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|Condensible Particulate Matter (CPM) Testing Issues & Policy|
When testing particulate matter emission sources in North Carolina, you are required to include testing for condensible particulate matter when determining particulate matter emission rates. New rules were developed and promulgated to incorporate quantification of condensible emission testing and may be found in section .2600 of DAQ's rules. These rules became effective on June 1, 2008.
Specifically the rules are as follows:
(a) With the exception allowed under Paragraph (b) of this Rule, Method 5 of Appendix A of 40 CFR Part 60 and Method 202 of Appendix M of 40 CFR Part 51 shall be used to demonstrate compliance with particulate emission standards. The owner or operator may request an exemption from using Method 202 and the Director shall approve the exemption if the Director determines that the demonstration compliance with an applicable emission standard is unlikely to change with or without the Method 202 results included.
These rules may be found at: http://www.ncair.org/rules/rules/D2609.pdf
Emission standards, with limits which have been established based upon filterable particulate matter emissions, may use the filterable results data to report compliance with those standards. This, however, does not mean that testing need not include both filterable and condensible particulate matter testing. As noted in the regulation, the Director will provide an exemption from the condensible testing requirement as long as a source owner or operator demonstrates that the condensible fraction is unlikely to change the result of the compliance determination. This exemption may be requested for individual sources or categories of sources.
EPA has promulgated fine particulate testing methods (PM10 and, more recently PM 2.5) and condensible particulate matter emission measurement methods under 40 CFR 51, Appendix M. Reference Method 202 is the method specified in North Carolina's regulations for use in determining condensible particulate emissions. EPA made significant changes to the original Method 202 and retired the wet impinger method and replaced it with a split temperature controlled dry impinger method to address concerns with artifact formation in the impinger water. NC DAQ is currently approving only those testing protocols which use the latest version of Reference Method 202 (promulgated December 2010).
Particulate matter is defined as: any material except uncombined water that exists in a finely divided form as a liquid or solid at standard conditions. Standard conditions are 20 °C (68 °F) and 760 mm Hg atmospheric pressure. By their nature, condensible particulate matter may exist as a liquid or solid at standard conditions in the ambient atmosphere, but not at some elevated temperature or significantly different pressure conditions. Since it is under standard conditions that the National Ambient Air Quality Standards (NAAQS) for particulate matter is set and is regulated by the states and territories under their state implementation plans (SIPs), the presence of condensible particulate can be a concern.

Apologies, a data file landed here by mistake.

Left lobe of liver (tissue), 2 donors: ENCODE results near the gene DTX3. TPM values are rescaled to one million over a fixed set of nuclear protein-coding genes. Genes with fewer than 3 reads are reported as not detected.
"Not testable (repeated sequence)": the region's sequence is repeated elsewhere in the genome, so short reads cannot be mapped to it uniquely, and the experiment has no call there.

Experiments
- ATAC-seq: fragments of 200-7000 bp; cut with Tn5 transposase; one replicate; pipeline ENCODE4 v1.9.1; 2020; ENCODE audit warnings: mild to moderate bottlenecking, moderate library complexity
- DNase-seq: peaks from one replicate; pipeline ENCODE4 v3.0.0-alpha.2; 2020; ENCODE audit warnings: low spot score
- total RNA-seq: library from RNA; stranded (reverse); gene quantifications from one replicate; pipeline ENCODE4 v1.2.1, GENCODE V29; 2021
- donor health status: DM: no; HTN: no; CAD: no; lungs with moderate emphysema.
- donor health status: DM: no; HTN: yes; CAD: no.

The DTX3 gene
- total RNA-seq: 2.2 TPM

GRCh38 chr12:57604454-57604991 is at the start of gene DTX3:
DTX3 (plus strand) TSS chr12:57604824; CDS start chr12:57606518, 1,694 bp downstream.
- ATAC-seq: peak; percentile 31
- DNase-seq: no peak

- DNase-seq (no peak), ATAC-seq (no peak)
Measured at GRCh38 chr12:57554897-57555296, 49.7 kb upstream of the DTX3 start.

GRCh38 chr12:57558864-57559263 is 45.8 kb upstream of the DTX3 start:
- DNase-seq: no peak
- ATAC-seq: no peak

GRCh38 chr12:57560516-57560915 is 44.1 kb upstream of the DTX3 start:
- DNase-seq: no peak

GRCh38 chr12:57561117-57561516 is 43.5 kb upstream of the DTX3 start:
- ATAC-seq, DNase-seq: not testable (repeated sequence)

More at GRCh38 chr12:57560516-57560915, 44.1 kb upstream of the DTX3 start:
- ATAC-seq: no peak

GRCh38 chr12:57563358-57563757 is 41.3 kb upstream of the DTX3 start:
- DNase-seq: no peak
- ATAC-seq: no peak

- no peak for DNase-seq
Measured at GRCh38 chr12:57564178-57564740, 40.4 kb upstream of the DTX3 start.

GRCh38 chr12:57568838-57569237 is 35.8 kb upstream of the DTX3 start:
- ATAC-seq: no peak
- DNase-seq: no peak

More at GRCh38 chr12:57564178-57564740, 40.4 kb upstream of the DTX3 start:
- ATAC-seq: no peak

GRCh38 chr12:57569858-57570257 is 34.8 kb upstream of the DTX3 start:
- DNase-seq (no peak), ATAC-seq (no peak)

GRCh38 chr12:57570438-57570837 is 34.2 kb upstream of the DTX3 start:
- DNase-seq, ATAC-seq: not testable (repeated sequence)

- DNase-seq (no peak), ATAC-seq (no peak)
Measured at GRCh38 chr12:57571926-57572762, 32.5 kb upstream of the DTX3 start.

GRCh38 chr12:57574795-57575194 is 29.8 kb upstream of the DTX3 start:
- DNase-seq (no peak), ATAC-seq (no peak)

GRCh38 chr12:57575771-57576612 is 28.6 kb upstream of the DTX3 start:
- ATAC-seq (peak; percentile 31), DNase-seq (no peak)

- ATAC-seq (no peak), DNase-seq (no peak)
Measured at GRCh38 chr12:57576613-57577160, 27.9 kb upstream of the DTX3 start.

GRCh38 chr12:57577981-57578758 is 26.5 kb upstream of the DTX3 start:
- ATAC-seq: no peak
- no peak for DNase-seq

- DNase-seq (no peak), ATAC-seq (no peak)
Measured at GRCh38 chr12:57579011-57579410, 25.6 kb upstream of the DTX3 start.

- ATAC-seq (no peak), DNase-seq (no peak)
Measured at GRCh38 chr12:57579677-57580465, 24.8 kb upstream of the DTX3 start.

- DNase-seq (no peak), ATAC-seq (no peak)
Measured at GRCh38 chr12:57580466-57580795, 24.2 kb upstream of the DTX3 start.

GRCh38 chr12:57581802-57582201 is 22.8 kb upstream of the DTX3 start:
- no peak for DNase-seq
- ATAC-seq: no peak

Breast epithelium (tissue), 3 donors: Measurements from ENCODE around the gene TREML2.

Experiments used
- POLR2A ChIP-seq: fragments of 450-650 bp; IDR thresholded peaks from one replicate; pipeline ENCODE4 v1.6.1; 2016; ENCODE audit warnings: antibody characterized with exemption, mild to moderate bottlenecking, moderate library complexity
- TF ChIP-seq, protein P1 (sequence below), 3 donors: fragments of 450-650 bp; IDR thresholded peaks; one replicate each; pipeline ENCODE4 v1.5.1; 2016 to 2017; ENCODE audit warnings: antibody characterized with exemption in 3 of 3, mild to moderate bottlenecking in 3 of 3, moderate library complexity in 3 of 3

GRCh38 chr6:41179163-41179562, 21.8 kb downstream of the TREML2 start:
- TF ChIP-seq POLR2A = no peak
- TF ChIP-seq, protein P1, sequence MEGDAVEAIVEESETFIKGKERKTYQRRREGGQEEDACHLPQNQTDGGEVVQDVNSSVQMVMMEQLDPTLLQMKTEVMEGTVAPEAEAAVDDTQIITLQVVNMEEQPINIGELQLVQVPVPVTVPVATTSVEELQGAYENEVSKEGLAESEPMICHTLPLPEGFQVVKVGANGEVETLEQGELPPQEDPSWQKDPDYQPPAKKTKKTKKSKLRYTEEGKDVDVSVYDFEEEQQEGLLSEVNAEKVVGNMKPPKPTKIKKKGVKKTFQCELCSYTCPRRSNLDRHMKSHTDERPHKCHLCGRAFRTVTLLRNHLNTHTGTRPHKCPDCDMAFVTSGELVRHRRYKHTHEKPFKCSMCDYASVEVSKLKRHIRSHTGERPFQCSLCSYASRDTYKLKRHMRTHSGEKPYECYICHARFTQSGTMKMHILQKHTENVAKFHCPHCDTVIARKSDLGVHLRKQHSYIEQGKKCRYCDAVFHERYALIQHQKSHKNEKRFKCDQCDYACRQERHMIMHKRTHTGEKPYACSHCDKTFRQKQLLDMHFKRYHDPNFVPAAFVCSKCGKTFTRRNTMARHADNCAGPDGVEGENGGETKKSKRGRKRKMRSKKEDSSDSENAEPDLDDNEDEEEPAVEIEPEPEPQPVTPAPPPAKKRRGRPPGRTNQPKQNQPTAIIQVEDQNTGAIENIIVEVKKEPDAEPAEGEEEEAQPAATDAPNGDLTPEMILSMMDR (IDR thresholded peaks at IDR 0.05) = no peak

The original particulate source test methods proposed on August 17, 1971 included measurement of filterable particulate ("front-half" emissions) and condensible particulate emissions ("back-half" emissions) in part for New Source Performance Standards (NSPS) and for states developing their initial SIPs. The method included a filter maintained at a nominal 250 °F for filterable particulate and a series of impingers to capture condensible particulate and moisture drawn into the sampling train. In addition,, the proposed test method included additional steps to extract condensible organics though a sequence of ethyl ether and methyl chloroform extraction of the captured liquids as well as drying of the remaining 'water catch" to be counted as inorganic condensible particulate matter.
Prior to June 1, 2008, North Carolina testing requirement referred to the use of this method for determining particulate matter emissions. Although EPA went on the define the particulate emission control standards of the NSPS by the filterable emission rate, EPA kept the requirements for states to include both front and back-half testing and emission standards for their initial SIP submittals.
Over time, less attention was placed upon the condensible particulate matter emissions and it became common practice to test and report the filterable emissions using the impinger catch only to determine stack moisture content. This changed when EPA changed the focus from total suspended particulate matter to PM10 (more recently EPA has also added PM2.5 as a pollutant of concern and established NAAQS for them). It is likely that condensible particulate matter occurs in these size ranges for the fine particulate matter and condensibles are, therefore, a greater concern.
EPA has subsequently promulgated fine particulate testing methods (PM10 and, more recently PM 2.5) and condensible particulate matter emission measurement methods under 40 CFR 51, Appendix M. Reference Method 202 is the method specified in North Carolina's regulations for use in determining condensible particulate emissions. EPA made significant changes to the original method 202 and retired the wet impinger method and replaced it with a split temperature controlled dry impinger method to address concerns with artifact formation in the impinger water that were not "real" emissions but rather a reaction product that occurred as a result of the testing methodology. NC DAQ is currently approving only those testing protocols which use the latest version of Reference Method 202.
Historical memoranda on issues concerning condensible particulate matter emissions measurements are available on the following webpage: http:www.ncair.org/enf/sourcetest/cpm/cpmhist.shtml
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